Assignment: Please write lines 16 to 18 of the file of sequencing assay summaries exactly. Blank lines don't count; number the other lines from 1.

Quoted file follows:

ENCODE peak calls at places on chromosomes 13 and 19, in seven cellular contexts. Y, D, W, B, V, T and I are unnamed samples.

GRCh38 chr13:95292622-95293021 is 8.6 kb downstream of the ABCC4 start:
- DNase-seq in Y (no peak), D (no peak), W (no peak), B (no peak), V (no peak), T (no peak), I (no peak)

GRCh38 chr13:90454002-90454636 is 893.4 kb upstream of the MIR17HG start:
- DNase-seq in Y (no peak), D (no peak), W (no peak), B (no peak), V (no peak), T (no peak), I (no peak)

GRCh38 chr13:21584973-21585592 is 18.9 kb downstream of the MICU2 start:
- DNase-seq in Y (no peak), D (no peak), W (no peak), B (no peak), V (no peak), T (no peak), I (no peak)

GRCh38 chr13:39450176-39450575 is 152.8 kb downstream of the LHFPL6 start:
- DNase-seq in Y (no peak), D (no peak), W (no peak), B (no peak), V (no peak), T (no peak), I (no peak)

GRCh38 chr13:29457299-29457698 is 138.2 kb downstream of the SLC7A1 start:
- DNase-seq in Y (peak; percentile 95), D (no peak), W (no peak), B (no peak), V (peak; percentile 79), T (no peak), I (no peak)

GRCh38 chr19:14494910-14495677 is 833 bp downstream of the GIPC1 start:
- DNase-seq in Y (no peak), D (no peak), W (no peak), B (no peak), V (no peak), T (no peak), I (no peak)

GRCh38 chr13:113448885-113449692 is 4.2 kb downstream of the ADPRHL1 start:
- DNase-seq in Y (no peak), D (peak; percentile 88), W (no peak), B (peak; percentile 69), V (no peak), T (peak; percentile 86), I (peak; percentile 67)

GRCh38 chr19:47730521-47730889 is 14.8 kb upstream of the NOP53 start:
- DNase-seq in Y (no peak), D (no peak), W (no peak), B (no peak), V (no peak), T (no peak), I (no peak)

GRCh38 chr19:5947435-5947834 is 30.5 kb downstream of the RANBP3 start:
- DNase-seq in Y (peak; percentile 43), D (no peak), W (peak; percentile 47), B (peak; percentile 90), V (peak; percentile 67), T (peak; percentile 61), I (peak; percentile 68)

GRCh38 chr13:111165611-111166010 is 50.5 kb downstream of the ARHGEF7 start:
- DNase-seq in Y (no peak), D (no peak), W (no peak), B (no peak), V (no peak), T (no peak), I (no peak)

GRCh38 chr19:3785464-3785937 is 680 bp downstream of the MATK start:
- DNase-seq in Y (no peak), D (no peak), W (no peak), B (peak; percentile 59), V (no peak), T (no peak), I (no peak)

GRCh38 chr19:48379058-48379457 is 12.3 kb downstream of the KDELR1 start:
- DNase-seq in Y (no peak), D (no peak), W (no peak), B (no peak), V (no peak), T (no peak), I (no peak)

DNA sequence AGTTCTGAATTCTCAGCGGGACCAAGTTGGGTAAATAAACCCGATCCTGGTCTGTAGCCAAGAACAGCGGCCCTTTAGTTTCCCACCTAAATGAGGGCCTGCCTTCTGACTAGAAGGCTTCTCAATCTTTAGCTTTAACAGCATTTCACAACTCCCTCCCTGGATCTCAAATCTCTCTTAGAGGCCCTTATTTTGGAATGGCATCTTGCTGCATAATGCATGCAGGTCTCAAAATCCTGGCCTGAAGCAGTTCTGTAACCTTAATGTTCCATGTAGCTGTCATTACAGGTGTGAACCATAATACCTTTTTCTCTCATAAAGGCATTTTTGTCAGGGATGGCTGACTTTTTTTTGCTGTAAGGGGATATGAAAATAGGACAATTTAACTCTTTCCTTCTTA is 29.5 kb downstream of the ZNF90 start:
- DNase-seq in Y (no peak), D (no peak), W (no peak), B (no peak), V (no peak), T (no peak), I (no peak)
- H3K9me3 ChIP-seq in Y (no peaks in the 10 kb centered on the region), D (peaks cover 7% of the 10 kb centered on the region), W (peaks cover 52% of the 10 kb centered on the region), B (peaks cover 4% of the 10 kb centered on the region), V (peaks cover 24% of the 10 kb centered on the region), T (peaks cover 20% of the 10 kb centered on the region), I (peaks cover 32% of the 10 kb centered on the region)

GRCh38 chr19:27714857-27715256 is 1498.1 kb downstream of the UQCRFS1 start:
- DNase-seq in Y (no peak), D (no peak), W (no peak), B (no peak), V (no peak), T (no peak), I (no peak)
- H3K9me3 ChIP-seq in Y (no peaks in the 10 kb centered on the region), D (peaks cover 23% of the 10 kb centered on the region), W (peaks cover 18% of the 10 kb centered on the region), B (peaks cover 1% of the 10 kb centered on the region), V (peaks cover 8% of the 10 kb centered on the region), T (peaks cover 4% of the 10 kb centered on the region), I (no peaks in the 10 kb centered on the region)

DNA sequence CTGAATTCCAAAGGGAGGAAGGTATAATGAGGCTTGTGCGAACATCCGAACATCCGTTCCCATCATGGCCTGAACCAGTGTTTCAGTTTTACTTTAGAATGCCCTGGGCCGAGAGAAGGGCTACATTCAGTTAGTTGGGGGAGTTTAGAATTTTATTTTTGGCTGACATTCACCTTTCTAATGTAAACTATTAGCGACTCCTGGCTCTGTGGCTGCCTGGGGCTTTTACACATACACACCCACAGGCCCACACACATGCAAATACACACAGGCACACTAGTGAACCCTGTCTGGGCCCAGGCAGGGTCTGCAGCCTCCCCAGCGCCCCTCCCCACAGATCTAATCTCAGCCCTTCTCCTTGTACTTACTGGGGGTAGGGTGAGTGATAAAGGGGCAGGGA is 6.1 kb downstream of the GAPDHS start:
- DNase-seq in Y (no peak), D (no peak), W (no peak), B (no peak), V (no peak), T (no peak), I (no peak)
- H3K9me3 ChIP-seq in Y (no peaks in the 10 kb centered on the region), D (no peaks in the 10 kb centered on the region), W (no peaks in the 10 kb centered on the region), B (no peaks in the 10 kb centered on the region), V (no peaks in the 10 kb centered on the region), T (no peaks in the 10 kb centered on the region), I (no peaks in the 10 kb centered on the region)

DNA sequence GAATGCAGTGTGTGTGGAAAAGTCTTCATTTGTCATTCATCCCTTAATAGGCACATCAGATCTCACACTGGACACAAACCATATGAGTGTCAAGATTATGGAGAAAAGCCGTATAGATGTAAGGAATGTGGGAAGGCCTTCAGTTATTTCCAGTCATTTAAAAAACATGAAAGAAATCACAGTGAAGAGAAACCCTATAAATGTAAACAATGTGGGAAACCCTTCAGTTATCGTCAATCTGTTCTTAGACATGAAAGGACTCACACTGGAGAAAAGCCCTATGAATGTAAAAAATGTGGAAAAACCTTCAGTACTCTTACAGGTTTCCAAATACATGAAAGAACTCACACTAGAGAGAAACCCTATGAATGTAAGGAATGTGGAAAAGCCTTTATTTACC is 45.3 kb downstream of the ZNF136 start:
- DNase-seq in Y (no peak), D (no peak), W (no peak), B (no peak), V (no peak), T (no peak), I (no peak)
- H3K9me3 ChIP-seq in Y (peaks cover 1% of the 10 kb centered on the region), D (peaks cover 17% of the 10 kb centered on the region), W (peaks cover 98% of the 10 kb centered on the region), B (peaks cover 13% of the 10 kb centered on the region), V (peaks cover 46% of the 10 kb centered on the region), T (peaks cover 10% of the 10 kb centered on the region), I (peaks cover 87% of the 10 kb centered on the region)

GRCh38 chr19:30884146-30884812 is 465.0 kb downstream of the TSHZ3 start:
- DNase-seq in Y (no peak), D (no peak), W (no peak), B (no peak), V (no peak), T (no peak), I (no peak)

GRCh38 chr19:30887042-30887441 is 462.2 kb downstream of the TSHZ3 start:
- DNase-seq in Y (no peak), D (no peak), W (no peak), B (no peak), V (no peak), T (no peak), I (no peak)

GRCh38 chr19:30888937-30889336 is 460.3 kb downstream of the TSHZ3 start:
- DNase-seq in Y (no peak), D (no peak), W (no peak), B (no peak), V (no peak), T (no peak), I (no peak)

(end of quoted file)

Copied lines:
GRCh38 chr19:47730521-47730889 is 14.8 kb upstream of the NOP53 start:
- DNase-seq in Y (no peak), D (no peak), W (no peak), B (no peak), V (no peak), T (no peak), I (no peak)

GRCh38 chr19:5947435-5947834 is 30.5 kb downstream of the RANBP3 start: